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their place, where their cities and monuments once stood. There was more than enough to excite the astonishment of Abd-ur-rahman, and I seized this opportunity to give him a short lecture upon the advantages of civilisation and of knowledge. I will not pledge myself, however, that my endeavours were attended with as much success as those of some may be who boast of their missions to the East. All I could accomplish was, to give the Arab Sheikh an exalted idea of the wisdom and power of the Franks; which was so far useful to me, that through his means the impression was spread about the country, and was not one of the least effective guarantees for the safety of my property and person.
This night was, of course, looked upon as one of rejoicing. Abd-ur-rahman and his brother dined with me; although, had it not been for the honor and distinction conferred by the privilege of using knives and forks, they would rather have exercised their fingers with the crowds gathered round the wooden platters in the court-yard. Sheep were as usual killed, and boiled or roasted whole; — they formed the essence of all entertainments and public festivities. They had scarcely been devoured before dancing was commenced. There were fortunately relays of musicians; for no human lungs could have furnished the requisite amount of breath. When some were nearly falling from exhaustion, the ranks were recruited by others. And so the Arabs went on until dawn. It was useless to preach moderation, or to entreat for quiet. Advice and1 remonstrances were received with deafening shouts of the war-cry, and outrageous antics as proofs of gratitude for the entertainment and of ability to resist fatigue.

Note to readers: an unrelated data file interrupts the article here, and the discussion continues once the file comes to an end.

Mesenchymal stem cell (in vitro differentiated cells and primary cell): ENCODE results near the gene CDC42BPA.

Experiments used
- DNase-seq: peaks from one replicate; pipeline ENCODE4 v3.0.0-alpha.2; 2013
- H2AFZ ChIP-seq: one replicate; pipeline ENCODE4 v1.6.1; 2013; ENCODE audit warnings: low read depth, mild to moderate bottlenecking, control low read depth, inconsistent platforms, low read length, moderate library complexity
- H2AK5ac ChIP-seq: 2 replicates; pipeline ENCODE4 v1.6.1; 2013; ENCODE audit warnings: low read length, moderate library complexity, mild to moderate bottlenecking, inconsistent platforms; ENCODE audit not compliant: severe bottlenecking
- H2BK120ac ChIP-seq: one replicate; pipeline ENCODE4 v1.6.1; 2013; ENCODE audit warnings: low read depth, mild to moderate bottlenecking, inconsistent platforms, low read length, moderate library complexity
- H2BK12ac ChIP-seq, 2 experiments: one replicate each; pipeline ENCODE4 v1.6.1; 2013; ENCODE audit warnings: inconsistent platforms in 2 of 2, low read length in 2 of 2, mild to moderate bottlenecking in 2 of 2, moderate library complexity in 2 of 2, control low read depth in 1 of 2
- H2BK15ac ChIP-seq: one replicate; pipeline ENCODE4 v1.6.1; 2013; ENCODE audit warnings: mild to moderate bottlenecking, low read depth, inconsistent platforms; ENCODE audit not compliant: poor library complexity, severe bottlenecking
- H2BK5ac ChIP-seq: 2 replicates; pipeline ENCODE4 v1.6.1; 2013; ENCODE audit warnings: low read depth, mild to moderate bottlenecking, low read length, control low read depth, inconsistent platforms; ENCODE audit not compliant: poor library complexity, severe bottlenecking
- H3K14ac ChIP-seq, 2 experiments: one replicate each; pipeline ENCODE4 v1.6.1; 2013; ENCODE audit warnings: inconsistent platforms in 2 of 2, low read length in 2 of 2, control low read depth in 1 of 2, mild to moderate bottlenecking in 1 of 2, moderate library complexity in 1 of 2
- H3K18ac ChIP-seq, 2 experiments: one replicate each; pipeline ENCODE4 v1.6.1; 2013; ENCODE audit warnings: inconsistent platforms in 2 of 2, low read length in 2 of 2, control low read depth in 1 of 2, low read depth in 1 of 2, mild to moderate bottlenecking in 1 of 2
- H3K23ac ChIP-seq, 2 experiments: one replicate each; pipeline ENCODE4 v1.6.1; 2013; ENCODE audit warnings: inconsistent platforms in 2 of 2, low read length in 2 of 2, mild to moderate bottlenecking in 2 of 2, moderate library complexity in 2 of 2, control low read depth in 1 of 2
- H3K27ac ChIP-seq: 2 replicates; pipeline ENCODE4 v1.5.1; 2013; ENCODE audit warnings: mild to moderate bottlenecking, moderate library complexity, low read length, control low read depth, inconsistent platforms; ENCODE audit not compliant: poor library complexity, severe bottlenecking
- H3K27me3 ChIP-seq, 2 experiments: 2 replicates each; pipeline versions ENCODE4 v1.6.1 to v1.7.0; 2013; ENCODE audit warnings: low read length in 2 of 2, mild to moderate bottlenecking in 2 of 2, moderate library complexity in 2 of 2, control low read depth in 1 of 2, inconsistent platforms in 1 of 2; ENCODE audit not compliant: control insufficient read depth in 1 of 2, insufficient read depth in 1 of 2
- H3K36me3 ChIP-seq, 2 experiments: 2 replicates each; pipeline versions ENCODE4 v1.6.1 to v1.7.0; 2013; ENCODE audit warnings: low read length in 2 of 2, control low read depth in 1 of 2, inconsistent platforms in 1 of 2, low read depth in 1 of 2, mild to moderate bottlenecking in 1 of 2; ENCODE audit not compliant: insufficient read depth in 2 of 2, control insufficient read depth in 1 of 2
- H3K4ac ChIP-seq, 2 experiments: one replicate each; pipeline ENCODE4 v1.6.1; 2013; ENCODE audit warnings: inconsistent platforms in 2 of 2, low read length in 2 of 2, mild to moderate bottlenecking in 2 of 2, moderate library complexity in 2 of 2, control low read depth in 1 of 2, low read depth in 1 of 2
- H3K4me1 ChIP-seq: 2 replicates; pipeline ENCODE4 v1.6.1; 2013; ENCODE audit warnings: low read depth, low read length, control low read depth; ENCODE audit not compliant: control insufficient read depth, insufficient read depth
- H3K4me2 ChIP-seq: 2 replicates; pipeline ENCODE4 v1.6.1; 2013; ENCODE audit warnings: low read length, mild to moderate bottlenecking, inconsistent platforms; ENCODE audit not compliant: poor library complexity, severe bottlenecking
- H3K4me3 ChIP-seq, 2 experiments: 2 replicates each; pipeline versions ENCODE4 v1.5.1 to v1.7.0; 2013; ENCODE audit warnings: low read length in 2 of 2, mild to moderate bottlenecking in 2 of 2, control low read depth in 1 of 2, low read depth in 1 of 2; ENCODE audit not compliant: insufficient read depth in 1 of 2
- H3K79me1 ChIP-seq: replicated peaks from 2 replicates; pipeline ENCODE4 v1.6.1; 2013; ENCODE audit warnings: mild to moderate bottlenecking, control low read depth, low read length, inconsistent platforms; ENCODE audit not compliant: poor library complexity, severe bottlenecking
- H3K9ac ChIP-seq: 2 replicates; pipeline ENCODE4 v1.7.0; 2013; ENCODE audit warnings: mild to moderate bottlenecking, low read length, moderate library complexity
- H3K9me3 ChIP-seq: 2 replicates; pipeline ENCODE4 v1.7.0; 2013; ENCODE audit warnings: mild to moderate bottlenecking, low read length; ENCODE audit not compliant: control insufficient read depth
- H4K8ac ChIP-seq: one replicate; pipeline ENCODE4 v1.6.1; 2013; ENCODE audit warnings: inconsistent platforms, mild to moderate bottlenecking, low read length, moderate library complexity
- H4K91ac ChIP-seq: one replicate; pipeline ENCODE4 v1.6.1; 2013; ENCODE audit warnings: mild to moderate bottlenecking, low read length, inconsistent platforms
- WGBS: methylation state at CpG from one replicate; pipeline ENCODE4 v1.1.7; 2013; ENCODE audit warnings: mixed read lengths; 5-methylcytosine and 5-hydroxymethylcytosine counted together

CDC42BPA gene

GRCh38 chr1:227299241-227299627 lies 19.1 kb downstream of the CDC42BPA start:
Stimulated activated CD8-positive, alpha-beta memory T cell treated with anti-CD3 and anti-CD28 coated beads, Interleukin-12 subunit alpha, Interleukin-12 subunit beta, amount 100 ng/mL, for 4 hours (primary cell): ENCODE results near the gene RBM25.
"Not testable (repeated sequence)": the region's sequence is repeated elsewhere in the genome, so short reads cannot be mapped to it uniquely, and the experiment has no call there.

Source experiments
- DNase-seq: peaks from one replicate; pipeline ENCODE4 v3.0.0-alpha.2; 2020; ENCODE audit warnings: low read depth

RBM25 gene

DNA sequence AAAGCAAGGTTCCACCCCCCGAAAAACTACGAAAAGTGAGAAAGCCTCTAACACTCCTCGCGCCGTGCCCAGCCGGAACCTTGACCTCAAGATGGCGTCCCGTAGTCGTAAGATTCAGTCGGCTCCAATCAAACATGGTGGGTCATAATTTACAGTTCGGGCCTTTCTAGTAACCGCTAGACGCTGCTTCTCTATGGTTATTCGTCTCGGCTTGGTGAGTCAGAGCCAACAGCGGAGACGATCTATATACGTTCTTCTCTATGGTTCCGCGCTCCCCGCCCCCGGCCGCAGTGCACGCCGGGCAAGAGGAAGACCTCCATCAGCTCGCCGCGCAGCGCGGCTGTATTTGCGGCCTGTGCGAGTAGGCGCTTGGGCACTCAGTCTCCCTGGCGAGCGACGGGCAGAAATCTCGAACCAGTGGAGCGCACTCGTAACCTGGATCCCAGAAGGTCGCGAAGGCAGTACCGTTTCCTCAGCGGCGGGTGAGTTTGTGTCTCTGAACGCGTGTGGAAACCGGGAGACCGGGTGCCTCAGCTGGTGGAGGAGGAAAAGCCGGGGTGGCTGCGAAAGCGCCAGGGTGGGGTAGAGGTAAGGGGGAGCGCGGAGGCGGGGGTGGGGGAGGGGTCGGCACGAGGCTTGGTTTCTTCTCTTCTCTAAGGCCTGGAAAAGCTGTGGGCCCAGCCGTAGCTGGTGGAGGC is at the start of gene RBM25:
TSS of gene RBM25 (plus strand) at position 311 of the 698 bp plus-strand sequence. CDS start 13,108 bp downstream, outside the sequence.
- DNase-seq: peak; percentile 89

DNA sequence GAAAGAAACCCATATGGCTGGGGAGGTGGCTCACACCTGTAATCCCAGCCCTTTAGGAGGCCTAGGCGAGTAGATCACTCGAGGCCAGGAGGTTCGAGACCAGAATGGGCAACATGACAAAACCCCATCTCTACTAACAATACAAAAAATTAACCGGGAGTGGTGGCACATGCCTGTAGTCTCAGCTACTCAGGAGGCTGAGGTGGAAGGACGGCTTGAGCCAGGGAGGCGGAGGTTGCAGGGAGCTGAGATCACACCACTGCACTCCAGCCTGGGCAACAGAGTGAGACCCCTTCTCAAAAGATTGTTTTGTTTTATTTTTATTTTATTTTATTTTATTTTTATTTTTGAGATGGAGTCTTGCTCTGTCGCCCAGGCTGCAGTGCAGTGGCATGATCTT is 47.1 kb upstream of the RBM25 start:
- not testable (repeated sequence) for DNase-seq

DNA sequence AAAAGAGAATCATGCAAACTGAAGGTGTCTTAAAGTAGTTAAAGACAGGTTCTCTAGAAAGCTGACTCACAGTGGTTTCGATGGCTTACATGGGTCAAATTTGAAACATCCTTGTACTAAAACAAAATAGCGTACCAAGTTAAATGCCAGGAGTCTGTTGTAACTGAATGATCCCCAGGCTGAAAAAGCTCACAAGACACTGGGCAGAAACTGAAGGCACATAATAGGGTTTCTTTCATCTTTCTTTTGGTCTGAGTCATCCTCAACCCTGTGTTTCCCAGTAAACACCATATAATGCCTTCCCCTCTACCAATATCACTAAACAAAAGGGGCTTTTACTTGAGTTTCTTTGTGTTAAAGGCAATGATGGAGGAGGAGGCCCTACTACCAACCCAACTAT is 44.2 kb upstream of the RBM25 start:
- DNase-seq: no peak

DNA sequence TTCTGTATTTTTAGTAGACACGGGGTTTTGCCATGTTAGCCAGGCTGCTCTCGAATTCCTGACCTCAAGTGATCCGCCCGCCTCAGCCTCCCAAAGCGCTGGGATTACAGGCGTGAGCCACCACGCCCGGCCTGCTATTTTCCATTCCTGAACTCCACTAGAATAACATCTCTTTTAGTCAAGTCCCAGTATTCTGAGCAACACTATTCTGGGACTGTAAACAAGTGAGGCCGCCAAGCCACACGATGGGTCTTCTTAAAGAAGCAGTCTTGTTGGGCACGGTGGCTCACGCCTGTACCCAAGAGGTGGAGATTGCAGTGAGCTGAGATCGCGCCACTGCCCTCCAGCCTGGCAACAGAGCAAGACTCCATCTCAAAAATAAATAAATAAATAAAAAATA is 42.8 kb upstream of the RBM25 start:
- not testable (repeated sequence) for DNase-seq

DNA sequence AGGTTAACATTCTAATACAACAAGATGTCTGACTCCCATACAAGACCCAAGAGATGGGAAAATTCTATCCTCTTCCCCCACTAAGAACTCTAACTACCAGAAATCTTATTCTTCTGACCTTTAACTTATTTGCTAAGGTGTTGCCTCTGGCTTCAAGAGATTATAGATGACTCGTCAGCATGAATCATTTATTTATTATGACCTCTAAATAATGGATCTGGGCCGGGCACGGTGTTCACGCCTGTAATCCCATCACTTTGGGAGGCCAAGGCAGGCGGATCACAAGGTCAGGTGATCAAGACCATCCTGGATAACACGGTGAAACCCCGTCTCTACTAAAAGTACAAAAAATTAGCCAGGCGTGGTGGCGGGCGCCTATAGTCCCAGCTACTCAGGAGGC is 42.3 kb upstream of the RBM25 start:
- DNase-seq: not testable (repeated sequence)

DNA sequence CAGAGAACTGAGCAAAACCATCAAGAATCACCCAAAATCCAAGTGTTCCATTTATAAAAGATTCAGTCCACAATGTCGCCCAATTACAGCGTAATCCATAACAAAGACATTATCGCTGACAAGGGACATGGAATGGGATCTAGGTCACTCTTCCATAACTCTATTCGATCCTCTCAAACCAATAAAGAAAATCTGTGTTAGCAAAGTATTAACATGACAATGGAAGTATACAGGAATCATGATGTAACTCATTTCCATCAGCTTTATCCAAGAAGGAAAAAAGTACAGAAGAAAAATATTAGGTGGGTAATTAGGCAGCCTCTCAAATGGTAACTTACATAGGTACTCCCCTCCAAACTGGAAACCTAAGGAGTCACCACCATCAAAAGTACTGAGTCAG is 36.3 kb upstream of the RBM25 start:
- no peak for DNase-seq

After passing the night in this fashion, these extraordinary beings, still singing and capering, started for the mound. Everything had been prepared on the previous day for moving the bull, and the men had now only to haul on the ropes. As the sculpture advanced, the rollers left behind were removed to the front, and thus in a short time it reached the end of the trench. There was little difficulty in dragging it down the precipitous side of the mound. When it was within three or four feet of the bottom, sufficient earth was removed from beneath it to admit the cart, upon which the bull itself was then lowered by still further digging away the soil. It was soon ready to be dragged to the river. Buffaloes were first harnessed to the yoke; but, although the men pulled with ropes fastened to the rings attached to the wheels, and to other parts of the cart, the animals, feeling the weight behind them, refused to move. We were compelled, therefore, to take them out; and the Tiyari, in parties of eight, lifted the pole by turns, whilst the Arabs, assisted by the people of Naifa and Nimroud, dragged the cart. The procession was thus formed. I rode first, with the Bairakdar, to point out the road. Then came the musicians, with their drums and fifes, drumming and fifing with might and main. The cart followed, dragged by about three hundred men, all screeching at the top of their voices, and urged on by the Cawasses and superintendents. The procession was closed by the women, who kept up the enthusiasm of the Arabs by their shrill cries. Abd-ur-rahman's horsemen performed divers feats round the group, dashing backwards and forwards, and charging with their spears.